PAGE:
You now, it is typically either a weight training session or a high intensity interval session or if it is a recovery day, usually it is something like that sauna session I talked about or like a hypoxic swim or something that still presents me with a hormetic stressor, but that does not suppress the joints or the nervous system quite as much. So even a recovery day for me is still a training day, but I will pull out things like hypoxia, cold thermogenesis, heat exposure, things like that, so that I am still getting some kind of a training effect on a recovery day but it is not quite as big of a hit on the nervous system.
Right. Very interesting. What about breathing, do you do any specific training for breathing?
Yeah, I do. So, I will not deny the benefits of meditation whether it is mindfulness-based meditation or you know, like a 20-minute progressive neuromuscular relaxation or body scan or something like that throughout the day. But I do not do a lot of that in the past two years specifically since I began kind of making a couple of my exercise sessions during the week into meditative sessions.
So, how you do it is that there bearer receptors in your chest that can result in a release of cortisol if they are depressurized. So shallow chest breathing can result in a cortisol release whereas nasal breathing allow the air to travel through the turbines in your nasal cavities, warms the air, humidifies the air, oxygenates the air and not only allows you to more easily pass oxygen in, once it gets in to the alveoli in your lungs, but it also does not put pressure on those bearer receptors in your chest. So if you could teach yourself how to do deep nasal diaphragmatic breathing while you are training, and this lands itself well especially to cycling, to running and to some of the lower intensity weight training sessions like super slow training.
If you can do that, you can turn exercise into kind of a meditative activity and that is one thing I will use in any of my sessions that are below that lactic acid threshold is that deep nasal breathing approach. And when I first started dong that, I was actually so crappy at deep nasal breathing, I would use one of those power strips on my nose, actually kind of teach myself how to open up when you use the nose more. The other thing that I combine that with is the process called rhythmic breathing. So rhythmic breathing is based on this concept of breathing of less CO2. A lot of times when you tend to see people who are stressed out, it is not necessarily because they are not getting enough oxygen, and these would be the people who kind of like-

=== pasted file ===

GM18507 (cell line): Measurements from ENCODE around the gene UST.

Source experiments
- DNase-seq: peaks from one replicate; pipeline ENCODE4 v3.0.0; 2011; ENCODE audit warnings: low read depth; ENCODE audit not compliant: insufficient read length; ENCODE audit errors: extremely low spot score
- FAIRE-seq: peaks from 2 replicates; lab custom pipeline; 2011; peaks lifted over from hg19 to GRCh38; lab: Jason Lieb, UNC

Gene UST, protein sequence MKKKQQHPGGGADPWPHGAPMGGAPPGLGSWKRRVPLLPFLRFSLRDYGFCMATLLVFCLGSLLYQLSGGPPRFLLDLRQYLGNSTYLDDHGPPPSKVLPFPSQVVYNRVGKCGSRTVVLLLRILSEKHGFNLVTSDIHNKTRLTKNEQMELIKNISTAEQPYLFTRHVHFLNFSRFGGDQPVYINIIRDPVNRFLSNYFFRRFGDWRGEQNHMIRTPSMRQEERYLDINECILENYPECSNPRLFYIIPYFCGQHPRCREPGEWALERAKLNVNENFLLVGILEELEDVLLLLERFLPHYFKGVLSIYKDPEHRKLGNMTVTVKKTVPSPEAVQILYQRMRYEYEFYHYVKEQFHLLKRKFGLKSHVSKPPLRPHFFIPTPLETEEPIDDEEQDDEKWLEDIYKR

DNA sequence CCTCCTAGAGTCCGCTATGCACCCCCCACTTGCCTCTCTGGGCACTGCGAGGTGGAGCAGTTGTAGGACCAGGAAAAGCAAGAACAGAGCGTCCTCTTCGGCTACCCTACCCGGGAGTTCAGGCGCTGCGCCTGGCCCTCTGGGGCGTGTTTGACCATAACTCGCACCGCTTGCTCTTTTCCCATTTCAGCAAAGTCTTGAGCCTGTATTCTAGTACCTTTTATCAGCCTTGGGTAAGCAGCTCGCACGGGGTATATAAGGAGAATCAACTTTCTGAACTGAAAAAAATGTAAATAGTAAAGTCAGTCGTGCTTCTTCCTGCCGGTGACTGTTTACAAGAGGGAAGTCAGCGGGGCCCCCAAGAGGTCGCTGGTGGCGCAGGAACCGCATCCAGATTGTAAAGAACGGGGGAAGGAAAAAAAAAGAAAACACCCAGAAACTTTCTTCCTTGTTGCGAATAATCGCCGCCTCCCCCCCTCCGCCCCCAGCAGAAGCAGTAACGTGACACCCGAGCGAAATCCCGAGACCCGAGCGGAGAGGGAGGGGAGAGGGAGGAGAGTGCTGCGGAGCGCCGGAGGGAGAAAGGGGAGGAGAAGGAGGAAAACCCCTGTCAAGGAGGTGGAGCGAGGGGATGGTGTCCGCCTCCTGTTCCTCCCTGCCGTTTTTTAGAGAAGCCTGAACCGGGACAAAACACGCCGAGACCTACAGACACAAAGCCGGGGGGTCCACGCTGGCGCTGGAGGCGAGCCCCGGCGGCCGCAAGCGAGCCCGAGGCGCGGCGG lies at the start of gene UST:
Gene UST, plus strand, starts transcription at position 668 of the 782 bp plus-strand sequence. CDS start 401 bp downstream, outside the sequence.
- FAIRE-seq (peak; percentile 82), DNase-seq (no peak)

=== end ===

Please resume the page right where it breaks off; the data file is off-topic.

Right. Because they are just not releasing the CO2 properly.
Right. They are not releasing the CO2, Exactly.
So, what I will do is I will basically use this rhythmic breathing pattern where I am exhaling less than I am inhaling during the activity. So there is a really good book called Running on Air that teaches you how to do this when you are running, you can learn it within a couple of days if you got access to a track for example or you can kind of focus just on the breathing and the rhythm rather than on trails and stop signs and stop lights and stuffs like that. For example, one pattern that I will use that I will combine with that deep nasal breathing is I will go out to a nice trail out the forest that is, kind of nice out in nature, I will do the deep nasal breathing but as I am running, it is one breath in for three foot strikes and one breath out for two foot strikes.
So, it is the 3/2 breathing pattern. And the advantage of that aside from the better regulation of carbon dioxide is the fact that when you exhale on a foot strike, that shoves your diaphragm up against your liver. So people get side issues, people who kind of have issues with discomfort in the upper chest when they are running. If you are exhaling less when you strike your foot, you are putting that much less pressure between the liver and the diaphragm so you get that benefit as well. But basically, as far as breathing goes, that combination of a rhythmic breathing pattern combined with deep nasal breathing is something that I will use when I am running, when I am cycling or when I am doing a slower less intense weight raining session.
And you know, I totally will not deny it. There are times when you are sucking air, when you are breathing through your mouth, when you are up above lactic threshold, when you're doing a barbell complex and it is just like, get as much air in as you can, screw that whole nasal thing. But for the lower intensity sessions, I turn them into meditative sessions and it works really well.